The U.N. has grown sluggish at 70 – and needs reform

The United Nations world order was not perfect since the very beginning

Maria Dubovikova

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When the United Nations was established 70 years ago, the foundations of the modern world were laid.

And for seven decades, the U.N. remained fundamentally unchanged, with its Charter acting as the key document determining the way the international community functions.

Fundamentally the U.N., its Charter and international law have been keepers of peace, setting out a relative order in a chaotic world.

But the world has been changing, evolving and developing. It has become far more complex. The world population has reached 7 billion people. And the number of U.N.-member sovereign states has risen from 51 when it was founded in 1945, to almost 200 today.

The U.N. world order was not a perfect one since the very beginning. The principles of its core document – self-determination, territorial integrity, the national sovereignty – have become instruments of tough geopolitical games. They are interpreted and reinterpreted according to the interests of one global player or another.

The challenges the world faces demand a fast response – something that cannot be given by a 70-year-old dotard.

Maria Dubovikova

This has made the world a hostage to these geopolitical games, returning it to the chaos of realpolitik. And the Security Council has often witnessed discordance between its key players – paralyzing its normal functioning.

Reform of the U.N.?

The discussion over reforming of the U.N. has continued for a long time, without any concrete result.

For the U.N. is in a deep crisis. The Security Council composition is totally outdated. Will the inclusion of new permanent members make it more effective and functional? No. The reason is that, for the world’s ‘great powers’, national interests always prevail over the common good of the global community.

These great powers provoke global problems and instability, instead of being the guarantors of peace. Thus the Security Council, formed by the wealthy states with huge geopolitical ambitions, rarely corresponds to the global interests of a common peaceful coexistence. So it cannot be an effective instrument of global management no matter how it is reformed.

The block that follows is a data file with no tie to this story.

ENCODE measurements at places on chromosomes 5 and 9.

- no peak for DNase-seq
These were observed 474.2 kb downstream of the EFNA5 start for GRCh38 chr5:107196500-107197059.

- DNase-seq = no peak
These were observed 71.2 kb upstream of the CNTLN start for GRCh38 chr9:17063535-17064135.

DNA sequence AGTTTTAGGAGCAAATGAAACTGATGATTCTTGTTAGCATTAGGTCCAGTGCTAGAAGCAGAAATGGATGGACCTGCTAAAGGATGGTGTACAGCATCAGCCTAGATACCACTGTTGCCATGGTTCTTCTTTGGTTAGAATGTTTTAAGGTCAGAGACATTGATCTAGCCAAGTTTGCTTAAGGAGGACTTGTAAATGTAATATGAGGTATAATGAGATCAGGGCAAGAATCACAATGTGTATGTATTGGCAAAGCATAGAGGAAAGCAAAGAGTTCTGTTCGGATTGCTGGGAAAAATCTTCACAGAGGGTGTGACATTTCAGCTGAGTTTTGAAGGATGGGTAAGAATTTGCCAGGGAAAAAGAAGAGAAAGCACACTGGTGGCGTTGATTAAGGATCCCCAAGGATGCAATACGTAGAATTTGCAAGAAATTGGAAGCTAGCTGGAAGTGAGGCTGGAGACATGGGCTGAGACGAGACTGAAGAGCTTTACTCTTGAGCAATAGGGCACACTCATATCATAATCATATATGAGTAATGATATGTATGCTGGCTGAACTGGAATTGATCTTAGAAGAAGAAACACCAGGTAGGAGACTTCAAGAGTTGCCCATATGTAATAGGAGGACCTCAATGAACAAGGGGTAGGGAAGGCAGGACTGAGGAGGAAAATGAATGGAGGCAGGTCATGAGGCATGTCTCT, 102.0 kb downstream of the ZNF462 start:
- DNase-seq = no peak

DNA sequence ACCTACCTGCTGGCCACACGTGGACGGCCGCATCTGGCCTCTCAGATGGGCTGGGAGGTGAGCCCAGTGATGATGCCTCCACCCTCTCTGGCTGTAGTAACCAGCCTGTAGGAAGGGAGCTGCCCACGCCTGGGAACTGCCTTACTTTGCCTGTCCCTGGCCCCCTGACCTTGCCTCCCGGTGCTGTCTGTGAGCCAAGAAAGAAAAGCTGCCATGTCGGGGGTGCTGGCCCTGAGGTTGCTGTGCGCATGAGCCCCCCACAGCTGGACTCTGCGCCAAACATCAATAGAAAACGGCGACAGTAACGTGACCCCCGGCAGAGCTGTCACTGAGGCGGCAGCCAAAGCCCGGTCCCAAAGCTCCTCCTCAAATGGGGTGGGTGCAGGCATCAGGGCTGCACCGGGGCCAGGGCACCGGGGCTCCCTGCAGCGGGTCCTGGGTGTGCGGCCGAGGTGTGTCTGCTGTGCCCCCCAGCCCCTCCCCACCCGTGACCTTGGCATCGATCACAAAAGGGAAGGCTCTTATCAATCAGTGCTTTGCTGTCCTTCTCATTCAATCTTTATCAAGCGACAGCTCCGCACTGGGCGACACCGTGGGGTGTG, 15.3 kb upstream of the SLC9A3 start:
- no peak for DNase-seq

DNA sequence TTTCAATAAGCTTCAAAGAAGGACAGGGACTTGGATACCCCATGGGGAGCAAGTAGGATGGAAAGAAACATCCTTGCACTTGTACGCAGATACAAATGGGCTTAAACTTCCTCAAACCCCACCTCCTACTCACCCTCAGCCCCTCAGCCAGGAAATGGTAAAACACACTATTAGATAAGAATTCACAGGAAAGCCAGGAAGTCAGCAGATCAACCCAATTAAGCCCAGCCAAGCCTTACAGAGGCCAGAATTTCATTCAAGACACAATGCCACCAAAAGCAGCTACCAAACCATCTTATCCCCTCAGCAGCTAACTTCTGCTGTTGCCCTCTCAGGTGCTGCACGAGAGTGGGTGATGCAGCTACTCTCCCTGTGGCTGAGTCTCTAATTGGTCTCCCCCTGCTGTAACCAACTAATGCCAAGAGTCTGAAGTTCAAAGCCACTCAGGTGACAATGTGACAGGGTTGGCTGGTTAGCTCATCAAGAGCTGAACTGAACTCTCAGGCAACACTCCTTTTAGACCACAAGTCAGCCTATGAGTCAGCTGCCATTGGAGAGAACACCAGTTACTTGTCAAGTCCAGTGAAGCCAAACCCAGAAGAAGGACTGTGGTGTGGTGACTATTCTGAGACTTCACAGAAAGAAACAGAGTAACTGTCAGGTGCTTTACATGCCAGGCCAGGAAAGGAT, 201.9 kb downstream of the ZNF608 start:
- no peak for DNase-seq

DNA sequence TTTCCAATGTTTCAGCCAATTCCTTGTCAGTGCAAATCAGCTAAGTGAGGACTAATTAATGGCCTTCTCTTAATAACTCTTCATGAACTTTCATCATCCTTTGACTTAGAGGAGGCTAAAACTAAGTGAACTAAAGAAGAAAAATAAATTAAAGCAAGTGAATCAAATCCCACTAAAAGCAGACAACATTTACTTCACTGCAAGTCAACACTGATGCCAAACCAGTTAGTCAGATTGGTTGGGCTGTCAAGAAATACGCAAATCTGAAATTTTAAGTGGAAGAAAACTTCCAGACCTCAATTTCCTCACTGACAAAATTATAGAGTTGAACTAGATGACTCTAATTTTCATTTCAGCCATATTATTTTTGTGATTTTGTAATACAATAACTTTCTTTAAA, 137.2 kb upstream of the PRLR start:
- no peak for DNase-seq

The Security Council would be much more effective if the member-states were working and collaborating on the crisis resolutions as a united body, and in the name of common prosperous future.

Sluggish in its old age

The peacekeeping and peace enforcement missions of the U.N. member states have been replaced by ad hoc coalitions acting with no U.N. approval.

The temptation not to wait for U.N. approval is because of the slowness in tough decision making.

“Cheerful” U.N. infographics on peacekeeping operations in places like in Darfur totally forget that the decision to launch there was taken extremely late, because of the unwillingness of some members to send the troops. But at least it was finally sent.

Yet other conflicts of the 21st century are eventually settled by the hastily formed coalitions with no U.N. mandate, and with dubious methods of war-waging, causing numerous deaths among civilians.

And the reason is twofold – the U.N. takes too much time to take decision, and has lost its role as a key institution legitimizing such operations. The conflict in Syria could have been settled through the power of the U.N. peacekeepers. But it was not.

The U.N. as it is now cannot tackle the challenges the world faces, because these challenges demand a fast response – something that cannot be given by a 70-year-old dotard. And that’s why it should be renewed and rethought.

Take the destruction of historical monuments in Syria, and previously in Iraq, that were under UNESCO protection. This shows that such protection is no more than words. Voices of regret and condemnation cannot protect world heritage from being destroyed by barbarians. On the contrary – it gives much more meaning to the destruction as it gets conveyed to the world by the media. So is there any use in UNESCO without a thoughtful, in-depth reform?

The U.N. as a whole is a necessary element in maintaining international order, as prevents us from descending into World War III. The U.N. is a guarantor of order, but that order is slipping.

So it needs a deep and well-thought reform, especially to make it react fast and properly to the challenges the world faces.

But the main reform is not needed inside the U.N. body itself, but in the minds of the world leaders that make up its core – the Security Council.

Maria Dubovikova is a President of IMESClub and CEO of MEPFoundation. Alumni of MGIMO (Moscow State Institute of International Relations [University] of Ministry of Foreign Affairs of Russia), now she is a PhD Candidate there. Her research fields are in Russian foreign policy in the Middle East, Euro-Arab dialogue, policy in France and the U.S. towards the Mediterranean, France-Russia bilateral relations, humanitarian cooperation and open diplomacy. She can be followed on Twitter: @politblogme

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